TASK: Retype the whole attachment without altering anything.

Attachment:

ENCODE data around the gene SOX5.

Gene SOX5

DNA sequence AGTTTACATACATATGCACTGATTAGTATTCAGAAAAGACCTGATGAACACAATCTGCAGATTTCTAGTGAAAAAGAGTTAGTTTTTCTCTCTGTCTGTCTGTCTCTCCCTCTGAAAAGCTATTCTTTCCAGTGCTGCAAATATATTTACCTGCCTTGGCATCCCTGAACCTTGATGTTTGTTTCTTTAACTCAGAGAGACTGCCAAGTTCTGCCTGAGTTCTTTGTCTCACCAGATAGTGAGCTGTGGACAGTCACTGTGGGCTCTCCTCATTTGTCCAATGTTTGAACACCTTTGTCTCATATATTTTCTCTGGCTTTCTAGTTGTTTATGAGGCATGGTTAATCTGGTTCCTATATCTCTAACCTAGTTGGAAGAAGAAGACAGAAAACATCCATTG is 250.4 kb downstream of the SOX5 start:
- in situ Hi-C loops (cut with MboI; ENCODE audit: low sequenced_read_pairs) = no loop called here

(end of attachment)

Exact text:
ENCODE data around the gene SOX5.

Gene SOX5

DNA sequence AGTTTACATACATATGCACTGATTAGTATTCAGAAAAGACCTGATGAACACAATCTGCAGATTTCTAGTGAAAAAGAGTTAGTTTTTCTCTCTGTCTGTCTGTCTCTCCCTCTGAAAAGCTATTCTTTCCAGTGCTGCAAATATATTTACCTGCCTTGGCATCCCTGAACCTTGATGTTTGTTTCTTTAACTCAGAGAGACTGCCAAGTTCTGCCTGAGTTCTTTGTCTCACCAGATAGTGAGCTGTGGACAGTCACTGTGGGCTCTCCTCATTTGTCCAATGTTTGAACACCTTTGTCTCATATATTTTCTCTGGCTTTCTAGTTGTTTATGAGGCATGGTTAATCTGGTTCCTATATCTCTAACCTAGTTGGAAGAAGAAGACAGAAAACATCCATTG is 250.4 kb downstream of the SOX5 start:
- in situ Hi-C loops (cut with MboI; ENCODE audit: low sequenced_read_pairs) = no loop called here